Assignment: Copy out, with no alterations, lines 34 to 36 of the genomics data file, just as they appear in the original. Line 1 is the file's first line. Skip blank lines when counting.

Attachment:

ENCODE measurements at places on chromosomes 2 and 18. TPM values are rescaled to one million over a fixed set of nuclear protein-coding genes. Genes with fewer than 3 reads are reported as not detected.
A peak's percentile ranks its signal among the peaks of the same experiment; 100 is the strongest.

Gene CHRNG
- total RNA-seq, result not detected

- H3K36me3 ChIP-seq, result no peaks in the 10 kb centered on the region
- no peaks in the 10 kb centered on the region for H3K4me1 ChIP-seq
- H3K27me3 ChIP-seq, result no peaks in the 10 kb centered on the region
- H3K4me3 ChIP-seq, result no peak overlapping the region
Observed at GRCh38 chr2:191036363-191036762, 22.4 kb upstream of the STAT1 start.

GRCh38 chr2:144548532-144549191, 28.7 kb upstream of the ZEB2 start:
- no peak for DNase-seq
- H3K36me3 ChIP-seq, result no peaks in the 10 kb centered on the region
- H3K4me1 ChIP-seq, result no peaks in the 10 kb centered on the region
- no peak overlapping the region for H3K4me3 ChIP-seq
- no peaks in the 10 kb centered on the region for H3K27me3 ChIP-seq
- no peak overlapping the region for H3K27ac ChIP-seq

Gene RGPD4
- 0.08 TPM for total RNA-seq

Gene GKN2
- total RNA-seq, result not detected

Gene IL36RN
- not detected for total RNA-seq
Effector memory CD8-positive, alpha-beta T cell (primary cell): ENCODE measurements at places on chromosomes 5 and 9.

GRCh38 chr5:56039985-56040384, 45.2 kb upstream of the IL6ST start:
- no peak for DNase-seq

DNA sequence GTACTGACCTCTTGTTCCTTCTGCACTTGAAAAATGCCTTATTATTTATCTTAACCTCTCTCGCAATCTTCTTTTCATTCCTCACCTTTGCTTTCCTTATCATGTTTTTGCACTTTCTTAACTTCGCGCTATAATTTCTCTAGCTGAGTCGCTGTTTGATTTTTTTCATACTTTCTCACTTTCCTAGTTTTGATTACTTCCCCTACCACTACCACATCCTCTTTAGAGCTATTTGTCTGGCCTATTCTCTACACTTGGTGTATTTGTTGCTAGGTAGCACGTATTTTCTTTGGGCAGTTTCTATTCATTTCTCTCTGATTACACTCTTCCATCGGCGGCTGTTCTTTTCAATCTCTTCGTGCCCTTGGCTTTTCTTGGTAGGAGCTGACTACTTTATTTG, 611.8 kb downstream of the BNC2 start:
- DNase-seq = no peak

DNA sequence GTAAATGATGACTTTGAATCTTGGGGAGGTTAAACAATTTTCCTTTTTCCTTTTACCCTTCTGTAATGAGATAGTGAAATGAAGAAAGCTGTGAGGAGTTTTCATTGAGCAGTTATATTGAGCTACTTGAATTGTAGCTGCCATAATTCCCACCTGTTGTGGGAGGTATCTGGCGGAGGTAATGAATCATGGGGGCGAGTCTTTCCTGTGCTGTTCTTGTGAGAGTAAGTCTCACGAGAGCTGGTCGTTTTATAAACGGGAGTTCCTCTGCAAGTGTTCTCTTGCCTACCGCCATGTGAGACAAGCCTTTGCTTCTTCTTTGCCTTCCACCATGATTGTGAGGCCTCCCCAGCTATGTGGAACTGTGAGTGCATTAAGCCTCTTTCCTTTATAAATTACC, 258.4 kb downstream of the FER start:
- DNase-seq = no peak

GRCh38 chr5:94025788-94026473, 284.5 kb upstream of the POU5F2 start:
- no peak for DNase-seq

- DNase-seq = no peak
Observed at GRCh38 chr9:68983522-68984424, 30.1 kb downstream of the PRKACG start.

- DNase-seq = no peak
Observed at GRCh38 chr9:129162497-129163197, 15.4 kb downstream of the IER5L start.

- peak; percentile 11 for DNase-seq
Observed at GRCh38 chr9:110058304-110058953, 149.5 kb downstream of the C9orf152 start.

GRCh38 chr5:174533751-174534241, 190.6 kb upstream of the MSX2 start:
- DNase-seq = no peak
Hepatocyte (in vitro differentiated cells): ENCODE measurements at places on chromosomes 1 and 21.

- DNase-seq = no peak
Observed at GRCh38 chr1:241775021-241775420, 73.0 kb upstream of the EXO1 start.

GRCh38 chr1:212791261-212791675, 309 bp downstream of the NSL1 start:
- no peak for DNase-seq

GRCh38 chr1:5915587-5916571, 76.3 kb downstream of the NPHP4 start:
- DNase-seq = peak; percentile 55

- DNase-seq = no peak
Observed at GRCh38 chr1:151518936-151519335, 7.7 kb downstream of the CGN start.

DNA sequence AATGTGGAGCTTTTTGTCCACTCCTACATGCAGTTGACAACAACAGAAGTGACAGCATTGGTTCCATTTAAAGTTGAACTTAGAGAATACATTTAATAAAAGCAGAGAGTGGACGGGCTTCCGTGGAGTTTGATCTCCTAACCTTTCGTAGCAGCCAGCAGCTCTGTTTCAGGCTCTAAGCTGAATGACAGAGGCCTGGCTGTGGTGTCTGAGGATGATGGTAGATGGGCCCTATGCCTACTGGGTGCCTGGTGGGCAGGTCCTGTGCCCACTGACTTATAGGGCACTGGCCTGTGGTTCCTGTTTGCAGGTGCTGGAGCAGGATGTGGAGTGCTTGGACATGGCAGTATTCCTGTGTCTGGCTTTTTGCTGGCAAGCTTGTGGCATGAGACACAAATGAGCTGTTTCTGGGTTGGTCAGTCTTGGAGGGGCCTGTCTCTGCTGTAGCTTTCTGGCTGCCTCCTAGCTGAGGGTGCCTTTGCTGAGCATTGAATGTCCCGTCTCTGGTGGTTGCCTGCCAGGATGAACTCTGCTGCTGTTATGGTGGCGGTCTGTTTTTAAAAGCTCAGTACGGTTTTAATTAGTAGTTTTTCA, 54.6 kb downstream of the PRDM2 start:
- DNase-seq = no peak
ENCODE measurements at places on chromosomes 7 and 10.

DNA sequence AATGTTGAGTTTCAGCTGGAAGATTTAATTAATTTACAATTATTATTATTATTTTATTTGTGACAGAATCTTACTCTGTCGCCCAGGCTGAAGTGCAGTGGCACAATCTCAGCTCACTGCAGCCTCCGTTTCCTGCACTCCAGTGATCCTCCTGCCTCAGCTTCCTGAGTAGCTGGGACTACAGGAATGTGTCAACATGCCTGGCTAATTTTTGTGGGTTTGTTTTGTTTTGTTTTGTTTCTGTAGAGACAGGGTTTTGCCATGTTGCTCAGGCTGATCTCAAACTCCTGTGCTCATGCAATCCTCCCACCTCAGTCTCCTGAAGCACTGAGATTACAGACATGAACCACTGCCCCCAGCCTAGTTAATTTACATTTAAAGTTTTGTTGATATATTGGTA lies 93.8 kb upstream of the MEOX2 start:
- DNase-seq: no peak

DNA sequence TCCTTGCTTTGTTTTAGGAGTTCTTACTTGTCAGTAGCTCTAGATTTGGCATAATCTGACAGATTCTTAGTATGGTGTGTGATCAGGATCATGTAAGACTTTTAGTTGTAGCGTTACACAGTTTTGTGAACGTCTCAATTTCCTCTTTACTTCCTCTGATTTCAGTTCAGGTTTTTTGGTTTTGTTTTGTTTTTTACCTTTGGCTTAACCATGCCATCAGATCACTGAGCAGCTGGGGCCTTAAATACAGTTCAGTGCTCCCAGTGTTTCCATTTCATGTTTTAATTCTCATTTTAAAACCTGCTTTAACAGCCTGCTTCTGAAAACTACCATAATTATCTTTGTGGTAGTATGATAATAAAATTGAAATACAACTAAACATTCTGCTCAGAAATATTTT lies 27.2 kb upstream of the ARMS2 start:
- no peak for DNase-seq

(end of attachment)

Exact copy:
- DNase-seq = no peak
Observed at GRCh38 chr9:129162497-129163197, 15.4 kb downstream of the IER5L start.

- peak; percentile 11 for DNase-seq